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Mesoporous Titania Powders: The Role of Precursors, Ligand Addition and Calcination Rate on Their Morphology, Crystalline Structure and Photocatalytic Activity

Department of Chemistry and Pharmacy, University di Sassari and INSTM, Via Vienna 2, I-07100 Sassari, Italy
Departament de Física, Universitat Autònoma de Barcelona, E-08193 Bellaterra, Spain
Servei de Microscòpia, Universitat Autònoma de Barcelona, E-08193 Bellaterra, Spain
Helmholtz Centre Geesthacht, Institute for Materials Research, Max-Planck-Str. 1, 21502 Geesthacht, Germany
Helmut-Schmidt-University, Functional Materials, Holstenhofweg 85, 22043 Hamburg, Germany
Author to whom correspondence should be addressed.
Nanomaterials 2014, 4(3), 583-598;
Original submission received: 15 June 2014 / Revised: 11 July 2014 / Accepted: 14 July 2014 / Published: 30 July 2014
(This article belongs to the Special Issue Ordered Mesoporous Nanomaterials)


We evaluate the influence of the use of different titania precursors, calcination rate, and ligand addition on the morphology, texture and phase content of synthesized mesoporous titania samples, parameters which, in turn, can play a key role in titania photocatalytic performances. The powders, obtained through the evaporation-induced self-assembly method, are characterized by means of ex situ X-Ray Powder Diffraction (XRPD) measurements, N2 physisorption isotherms and transmission electron microscopy. The precursors are selected basing on two different approaches: the acid-base pair, using TiCl4 and Ti(OBu)4, and a more classic route with Ti(OiPr)4 and HCl. For both precursors, different specimens were prepared by resorting to different calcination rates and with and without the addition of acetylacetone, that creates coordinated species with lower hydrolysis rates, and with different calcination rates. Each sample was employed as photoanode and tested in the water splitting reaction by recording I-V curves and comparing the results with commercial P25 powders. The complex data framework suggests that a narrow pore size distribution, due to the use of acetylacetone, plays a major role in the photoactivity, leading to a current density value higher than that of P25.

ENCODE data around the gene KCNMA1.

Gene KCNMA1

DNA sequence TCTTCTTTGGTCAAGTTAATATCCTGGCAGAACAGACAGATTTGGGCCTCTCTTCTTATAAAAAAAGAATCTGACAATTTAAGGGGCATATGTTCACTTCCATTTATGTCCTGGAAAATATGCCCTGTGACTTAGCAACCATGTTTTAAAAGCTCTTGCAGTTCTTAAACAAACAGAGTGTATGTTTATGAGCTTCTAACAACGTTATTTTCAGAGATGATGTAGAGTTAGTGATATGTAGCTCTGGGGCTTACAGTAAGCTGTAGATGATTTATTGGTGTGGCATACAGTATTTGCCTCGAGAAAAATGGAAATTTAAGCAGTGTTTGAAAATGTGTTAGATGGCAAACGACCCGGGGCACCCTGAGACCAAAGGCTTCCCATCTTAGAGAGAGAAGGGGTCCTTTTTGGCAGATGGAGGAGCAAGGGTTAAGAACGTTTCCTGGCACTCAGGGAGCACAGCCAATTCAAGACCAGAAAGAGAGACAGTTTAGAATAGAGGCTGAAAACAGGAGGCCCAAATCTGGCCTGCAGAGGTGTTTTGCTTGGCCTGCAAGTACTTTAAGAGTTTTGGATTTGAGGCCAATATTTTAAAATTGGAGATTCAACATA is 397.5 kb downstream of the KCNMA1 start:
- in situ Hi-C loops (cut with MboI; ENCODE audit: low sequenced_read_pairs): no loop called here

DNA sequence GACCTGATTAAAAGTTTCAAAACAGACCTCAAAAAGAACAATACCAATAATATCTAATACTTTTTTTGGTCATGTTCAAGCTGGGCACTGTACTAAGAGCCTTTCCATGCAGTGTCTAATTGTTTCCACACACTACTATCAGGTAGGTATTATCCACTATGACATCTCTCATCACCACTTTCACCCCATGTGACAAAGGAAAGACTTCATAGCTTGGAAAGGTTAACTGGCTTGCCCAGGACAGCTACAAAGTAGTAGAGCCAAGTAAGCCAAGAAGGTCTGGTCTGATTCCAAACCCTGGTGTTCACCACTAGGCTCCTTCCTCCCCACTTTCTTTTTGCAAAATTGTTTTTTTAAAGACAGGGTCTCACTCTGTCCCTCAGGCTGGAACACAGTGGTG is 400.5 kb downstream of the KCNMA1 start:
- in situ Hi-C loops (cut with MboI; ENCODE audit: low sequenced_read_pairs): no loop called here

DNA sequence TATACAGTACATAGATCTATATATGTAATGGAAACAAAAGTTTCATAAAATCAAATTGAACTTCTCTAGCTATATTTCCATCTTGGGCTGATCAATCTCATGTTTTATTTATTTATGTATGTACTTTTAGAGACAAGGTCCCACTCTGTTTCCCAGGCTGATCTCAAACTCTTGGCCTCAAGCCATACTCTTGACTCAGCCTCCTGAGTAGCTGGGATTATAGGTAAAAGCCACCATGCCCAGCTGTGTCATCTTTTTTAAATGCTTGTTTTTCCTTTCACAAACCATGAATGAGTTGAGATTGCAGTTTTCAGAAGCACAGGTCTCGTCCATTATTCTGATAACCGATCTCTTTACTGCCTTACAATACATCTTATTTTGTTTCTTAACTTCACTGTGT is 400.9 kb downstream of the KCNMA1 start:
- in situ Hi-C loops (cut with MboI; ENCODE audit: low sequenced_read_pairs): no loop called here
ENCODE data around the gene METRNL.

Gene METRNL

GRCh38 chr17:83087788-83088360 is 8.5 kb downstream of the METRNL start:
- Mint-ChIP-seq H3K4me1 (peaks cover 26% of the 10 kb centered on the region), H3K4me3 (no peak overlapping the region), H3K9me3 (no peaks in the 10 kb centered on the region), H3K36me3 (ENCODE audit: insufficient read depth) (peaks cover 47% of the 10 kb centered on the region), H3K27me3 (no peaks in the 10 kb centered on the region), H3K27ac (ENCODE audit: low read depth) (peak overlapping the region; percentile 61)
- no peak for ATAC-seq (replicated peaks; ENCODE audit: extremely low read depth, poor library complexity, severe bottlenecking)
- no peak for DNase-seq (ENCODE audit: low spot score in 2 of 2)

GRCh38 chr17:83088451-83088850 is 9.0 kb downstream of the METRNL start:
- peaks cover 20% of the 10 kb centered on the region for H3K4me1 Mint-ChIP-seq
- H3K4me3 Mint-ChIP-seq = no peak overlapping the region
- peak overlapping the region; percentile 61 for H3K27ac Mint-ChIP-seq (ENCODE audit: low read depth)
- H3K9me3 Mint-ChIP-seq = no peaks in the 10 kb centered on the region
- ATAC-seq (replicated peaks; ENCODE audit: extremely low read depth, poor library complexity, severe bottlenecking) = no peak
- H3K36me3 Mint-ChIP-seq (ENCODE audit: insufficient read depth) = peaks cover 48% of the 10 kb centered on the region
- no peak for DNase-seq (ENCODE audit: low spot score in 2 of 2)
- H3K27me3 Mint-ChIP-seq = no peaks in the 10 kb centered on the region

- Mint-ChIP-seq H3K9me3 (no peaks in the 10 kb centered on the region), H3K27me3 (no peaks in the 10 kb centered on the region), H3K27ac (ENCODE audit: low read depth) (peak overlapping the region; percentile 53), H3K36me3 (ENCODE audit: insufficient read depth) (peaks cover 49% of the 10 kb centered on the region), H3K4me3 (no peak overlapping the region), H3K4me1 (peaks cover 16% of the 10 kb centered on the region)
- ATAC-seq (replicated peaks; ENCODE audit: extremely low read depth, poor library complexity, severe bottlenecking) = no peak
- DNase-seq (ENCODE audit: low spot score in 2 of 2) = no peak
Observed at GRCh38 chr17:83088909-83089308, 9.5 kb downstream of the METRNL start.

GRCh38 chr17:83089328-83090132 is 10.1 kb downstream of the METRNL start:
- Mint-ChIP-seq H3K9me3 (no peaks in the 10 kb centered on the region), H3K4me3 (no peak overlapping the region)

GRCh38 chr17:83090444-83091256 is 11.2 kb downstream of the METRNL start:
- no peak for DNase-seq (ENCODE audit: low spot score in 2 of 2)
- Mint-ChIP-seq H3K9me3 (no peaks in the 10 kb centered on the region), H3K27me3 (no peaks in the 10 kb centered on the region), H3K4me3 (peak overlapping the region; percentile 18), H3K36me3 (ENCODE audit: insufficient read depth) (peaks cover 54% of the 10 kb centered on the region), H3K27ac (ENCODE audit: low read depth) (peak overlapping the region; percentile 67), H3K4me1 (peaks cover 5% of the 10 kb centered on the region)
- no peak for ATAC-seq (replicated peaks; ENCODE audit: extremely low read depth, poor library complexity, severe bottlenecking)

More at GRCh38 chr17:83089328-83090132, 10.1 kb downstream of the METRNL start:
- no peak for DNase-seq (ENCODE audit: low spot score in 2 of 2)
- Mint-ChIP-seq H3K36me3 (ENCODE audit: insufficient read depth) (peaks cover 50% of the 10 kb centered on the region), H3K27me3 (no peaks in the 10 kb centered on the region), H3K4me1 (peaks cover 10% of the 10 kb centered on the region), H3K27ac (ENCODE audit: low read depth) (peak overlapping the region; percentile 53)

1. Introduction

Titania is one of the most studied materials because of its unique properties that include chemical stability, low cost, nontoxicity together with optimal electronic, and optical capacity, that make it a promising candidate for photocatalytic applications [1,2,3,4,5,6,7]. Since the discovery of photoelectrocatalytic hydrogen production from the splitting of water by Fujishima and Honda [8], titania has been the subject of an intense scientific research because of its wide band gap (3.2 eV) that ensures both hydrogen and oxygen production without providing any further overpotentials [9]. As a catalyst, usually a large surface area and a nanocrystalline titania is highly desirable [10,11]. In this frame, ordered mesoporous materials show very large surface areas and well-arranged pore channels that ensure great mass diffusion within frameworks [12]. Among the wide variety of synthetic strategies used to obtain mesoporous titania, the most promising method seems to be the evaporation-induced self-assembly (EISA) [13]: starting from a diluted solution of a surfactant and the addition of a transition metal oxide precursors, by slow evaporation of the solvent under controlled moisture level, it is possible to synchronize the formation of micelles from the surfactant and the condensation of the inorganic species giving rise to a highly-ordered mesostructured hybrids. There are several factors that have to be taken into account during the EISA process: (I) most titania precursors have fast hydration kinetics thus tending to react before the formation of micelles (II) chemical composition and phase structure of titania are difficult to control and the synthesis is very sensitive to aging and calcination conditions [14]. In order to slow down the reaction kinetics of titania precursors, usually alkoxides, the initial solution is kept at low pH levels by adding hydrocloric acid, implying the addition of water to the organic solvent and thus leading to uncontrolled processes. A valid alternative to HCl is represented by the addtion of titanium tetrachloride together with a titanium alkoxide in a so-called acid-base pairs approach [15,16], with the former being the pH “adjustor” and hydrolysis-condensation controller. Another suitable method of controlling the high reactivity of transition metals is the addition of coordinating molecules like acetylacetone that chelate the precursor forming metal complexes with lower hydrolysis kinetics [17]. Most of the reported work on titania obtained through EISA method concerns the preparation of well ordered thin films [18,19] and only few works can be found concerning the preparation of ordered mesoporous and crystalline massive powders [14,16], that can be more flexible for practical use.